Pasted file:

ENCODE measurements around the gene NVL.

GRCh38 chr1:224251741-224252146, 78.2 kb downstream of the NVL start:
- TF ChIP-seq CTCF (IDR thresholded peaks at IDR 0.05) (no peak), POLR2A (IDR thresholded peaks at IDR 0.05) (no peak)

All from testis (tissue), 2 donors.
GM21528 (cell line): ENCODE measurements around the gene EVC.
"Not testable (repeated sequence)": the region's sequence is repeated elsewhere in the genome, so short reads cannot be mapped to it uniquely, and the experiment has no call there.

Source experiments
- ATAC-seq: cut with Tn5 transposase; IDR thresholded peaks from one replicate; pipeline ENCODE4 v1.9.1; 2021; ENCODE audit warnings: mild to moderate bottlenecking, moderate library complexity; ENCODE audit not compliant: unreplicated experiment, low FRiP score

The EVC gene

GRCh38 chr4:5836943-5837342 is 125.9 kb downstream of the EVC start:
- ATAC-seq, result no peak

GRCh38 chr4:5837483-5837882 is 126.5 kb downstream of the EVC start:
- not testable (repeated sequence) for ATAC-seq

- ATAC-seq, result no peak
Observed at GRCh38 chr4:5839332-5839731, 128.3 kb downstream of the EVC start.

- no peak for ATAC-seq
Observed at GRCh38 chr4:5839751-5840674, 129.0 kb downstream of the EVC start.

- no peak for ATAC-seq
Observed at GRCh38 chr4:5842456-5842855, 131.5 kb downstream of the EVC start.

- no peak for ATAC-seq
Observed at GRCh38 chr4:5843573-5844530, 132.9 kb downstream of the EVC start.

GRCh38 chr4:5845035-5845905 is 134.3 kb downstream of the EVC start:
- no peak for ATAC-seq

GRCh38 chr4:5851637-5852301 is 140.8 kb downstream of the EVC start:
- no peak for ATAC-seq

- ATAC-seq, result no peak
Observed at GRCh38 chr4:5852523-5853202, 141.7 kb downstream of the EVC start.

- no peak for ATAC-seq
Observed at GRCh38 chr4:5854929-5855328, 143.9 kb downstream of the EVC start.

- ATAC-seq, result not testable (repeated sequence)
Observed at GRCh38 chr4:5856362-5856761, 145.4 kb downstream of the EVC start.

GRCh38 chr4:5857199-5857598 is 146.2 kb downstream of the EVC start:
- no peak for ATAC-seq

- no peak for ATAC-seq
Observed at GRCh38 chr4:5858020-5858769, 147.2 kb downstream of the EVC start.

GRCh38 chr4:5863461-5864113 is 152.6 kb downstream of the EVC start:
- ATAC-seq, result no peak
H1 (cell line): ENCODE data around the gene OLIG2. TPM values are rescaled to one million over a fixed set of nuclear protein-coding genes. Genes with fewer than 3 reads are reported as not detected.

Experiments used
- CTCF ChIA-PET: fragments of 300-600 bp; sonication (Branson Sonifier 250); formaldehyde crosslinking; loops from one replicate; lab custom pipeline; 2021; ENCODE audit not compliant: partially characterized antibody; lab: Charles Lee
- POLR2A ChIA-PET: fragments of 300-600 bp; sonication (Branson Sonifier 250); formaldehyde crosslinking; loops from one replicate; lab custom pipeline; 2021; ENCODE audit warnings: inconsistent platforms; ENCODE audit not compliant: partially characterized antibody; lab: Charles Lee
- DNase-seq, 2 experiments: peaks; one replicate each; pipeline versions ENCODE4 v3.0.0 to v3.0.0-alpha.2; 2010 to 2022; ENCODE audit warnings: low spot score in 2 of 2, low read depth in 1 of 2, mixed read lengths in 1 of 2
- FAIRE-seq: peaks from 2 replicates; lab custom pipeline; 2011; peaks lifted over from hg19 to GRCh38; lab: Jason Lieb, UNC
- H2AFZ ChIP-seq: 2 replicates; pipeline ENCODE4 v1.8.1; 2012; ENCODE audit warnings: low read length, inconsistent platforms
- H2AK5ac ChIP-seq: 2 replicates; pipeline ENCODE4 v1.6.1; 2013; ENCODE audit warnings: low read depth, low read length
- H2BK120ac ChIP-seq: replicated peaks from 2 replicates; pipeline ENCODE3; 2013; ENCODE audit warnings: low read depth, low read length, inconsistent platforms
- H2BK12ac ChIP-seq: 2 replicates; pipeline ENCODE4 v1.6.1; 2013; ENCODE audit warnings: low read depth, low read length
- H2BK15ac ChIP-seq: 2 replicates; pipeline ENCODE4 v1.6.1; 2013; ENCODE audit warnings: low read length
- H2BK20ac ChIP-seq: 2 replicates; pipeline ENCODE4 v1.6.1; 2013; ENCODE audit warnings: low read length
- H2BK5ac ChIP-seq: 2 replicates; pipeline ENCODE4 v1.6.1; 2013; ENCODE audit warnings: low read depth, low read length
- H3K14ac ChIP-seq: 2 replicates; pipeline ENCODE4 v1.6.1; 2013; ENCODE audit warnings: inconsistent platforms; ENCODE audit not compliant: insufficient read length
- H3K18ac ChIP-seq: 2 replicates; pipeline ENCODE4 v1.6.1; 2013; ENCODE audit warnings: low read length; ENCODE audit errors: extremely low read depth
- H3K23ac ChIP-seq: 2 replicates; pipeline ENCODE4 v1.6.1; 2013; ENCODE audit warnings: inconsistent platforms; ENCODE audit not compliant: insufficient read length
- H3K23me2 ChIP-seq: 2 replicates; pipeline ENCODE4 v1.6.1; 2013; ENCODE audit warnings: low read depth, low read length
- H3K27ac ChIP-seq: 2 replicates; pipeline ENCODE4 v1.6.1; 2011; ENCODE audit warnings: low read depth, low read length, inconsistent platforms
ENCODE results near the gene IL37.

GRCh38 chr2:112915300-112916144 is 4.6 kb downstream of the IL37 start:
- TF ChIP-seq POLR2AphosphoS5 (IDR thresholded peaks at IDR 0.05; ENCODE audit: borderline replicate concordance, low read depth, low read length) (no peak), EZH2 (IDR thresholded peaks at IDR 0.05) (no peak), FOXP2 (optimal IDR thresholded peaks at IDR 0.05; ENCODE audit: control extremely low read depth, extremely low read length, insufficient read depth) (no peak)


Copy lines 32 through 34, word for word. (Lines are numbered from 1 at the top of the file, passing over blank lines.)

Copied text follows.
GRCh38 chr4:5857199-5857598 is 146.2 kb downstream of the EVC start:
- no peak for ATAC-seq

- no peak for ATAC-seq